Cases Pending Before The Court of Appeals

NOTE: Cases are added to this table when they are scheduled for oral argument. Note that oral argument dates may change at any time. After oral arguments, a link to the archived video recording is added. Cases are removed when the mandate issues (or, for attorney disciplinary matters, approximately 30 days after the opinion was filed).

Click on the column title to sort by that column.

Case No. Year Petitioner Respondent Cert. Granted Oral Arguments Opinion Filed Issues
001 Misc.
2019 Application of G.L.F.     2019-09-06
[Oral Arguments]
  In the Matter of the Application of G.L.F. for Admission to the Bar of Maryland
 
030 Misc.
2018 Brown, Bottini & Wilson State   2019-09-10
[Oral Arguments]
  Certified Question from the Court of Special Appeals

Questions - 1) Does the authority granted to the courts by Criminal Law Article § 5-609.1 to modify mandatory minimum sentences for certain drug-related offenses extend to cases in which the sentences were imposed as the result of binding plea agreements and the State does not consent to modification? 2) Does the authority granted to the Courts by § 5-609.1 to modify such sentences extend to cases in which the sentences were imposed as the result of binding plea agreements in which the defendant waived his or her right to seek a modification of sentence? 3) Does § 5-609.1 require the circuit court to hold a hearing before granting or denying a motion to modify a sentence filed pursuant to the statute? 4) When does the Court of Special Appeals have jurisdiction to consider an appeal from an order denying a § 5-609.1 motion to modify a sentence?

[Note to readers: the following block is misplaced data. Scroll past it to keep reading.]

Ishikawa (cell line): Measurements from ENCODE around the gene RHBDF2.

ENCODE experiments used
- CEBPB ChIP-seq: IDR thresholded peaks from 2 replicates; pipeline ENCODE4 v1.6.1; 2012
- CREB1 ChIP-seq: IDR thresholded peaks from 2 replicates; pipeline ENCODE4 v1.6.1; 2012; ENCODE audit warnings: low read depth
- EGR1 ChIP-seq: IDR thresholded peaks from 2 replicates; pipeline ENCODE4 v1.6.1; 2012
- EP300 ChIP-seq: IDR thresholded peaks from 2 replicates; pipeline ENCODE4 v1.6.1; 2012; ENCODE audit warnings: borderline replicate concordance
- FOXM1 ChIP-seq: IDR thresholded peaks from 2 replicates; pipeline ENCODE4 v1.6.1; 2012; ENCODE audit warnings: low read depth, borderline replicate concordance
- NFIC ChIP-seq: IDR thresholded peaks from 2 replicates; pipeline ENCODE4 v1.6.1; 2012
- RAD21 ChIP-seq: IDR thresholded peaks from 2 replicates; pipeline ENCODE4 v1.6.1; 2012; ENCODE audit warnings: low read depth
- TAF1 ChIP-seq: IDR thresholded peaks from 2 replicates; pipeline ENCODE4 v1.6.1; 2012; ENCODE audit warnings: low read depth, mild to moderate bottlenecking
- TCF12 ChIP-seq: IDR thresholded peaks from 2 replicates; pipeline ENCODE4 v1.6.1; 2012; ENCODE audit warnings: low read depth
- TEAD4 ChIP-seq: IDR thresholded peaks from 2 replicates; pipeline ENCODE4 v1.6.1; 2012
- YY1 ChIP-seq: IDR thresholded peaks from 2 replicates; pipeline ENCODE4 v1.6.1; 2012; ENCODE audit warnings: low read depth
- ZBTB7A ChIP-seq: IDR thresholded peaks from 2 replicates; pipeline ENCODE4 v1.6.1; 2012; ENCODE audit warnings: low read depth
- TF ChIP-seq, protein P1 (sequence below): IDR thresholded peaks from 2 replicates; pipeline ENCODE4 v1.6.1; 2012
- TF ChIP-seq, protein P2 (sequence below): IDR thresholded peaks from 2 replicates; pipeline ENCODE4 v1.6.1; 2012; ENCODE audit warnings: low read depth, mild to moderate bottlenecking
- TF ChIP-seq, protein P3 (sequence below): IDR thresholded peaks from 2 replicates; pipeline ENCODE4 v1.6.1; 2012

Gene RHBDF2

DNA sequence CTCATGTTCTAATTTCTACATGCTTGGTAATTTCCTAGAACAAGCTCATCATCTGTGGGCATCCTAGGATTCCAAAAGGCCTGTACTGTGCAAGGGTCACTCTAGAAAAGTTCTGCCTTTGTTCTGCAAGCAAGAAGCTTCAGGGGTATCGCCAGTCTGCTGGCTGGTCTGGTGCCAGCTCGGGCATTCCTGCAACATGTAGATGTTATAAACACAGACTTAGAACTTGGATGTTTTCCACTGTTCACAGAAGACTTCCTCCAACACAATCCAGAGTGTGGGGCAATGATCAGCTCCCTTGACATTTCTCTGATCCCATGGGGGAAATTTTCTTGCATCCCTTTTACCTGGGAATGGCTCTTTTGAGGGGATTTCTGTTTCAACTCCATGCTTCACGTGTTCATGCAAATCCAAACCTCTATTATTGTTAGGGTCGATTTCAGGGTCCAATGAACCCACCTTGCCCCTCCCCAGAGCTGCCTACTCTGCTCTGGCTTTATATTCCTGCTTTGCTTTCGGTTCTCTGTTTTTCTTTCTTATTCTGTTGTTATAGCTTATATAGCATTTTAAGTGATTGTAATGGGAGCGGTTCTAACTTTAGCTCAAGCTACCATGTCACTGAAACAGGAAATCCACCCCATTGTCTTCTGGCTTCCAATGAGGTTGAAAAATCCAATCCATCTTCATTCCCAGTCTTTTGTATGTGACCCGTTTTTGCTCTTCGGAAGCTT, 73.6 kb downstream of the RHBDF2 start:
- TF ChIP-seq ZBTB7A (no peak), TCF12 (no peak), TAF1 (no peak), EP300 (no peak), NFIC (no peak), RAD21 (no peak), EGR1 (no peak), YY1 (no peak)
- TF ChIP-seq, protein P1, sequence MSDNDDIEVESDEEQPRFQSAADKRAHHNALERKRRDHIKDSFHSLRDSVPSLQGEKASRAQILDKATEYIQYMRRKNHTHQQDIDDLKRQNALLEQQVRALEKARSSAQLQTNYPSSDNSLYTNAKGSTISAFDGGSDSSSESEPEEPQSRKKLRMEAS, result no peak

003 Misc.
2019 Plank Cherneski   2019-12-05
[Oral Arguments]
  Certified Question from the Court of Special Appeals

Questions - 1) May minority members of an LLC (a) bring a stand-alone cause of action for breach of fiduciary duty against the managing member of the LLC (b) premised on allegations that the managing member was engaged in unlawful actions that placed at risk the investments of the minority members? 2) If so, is such a claim (a) limited to allegations that would support another viable cause of action, (b) limited to allegations that would not also support another viable cause of action, or (c) not limited by whether or not there is another viable cause of action to address the same conduct?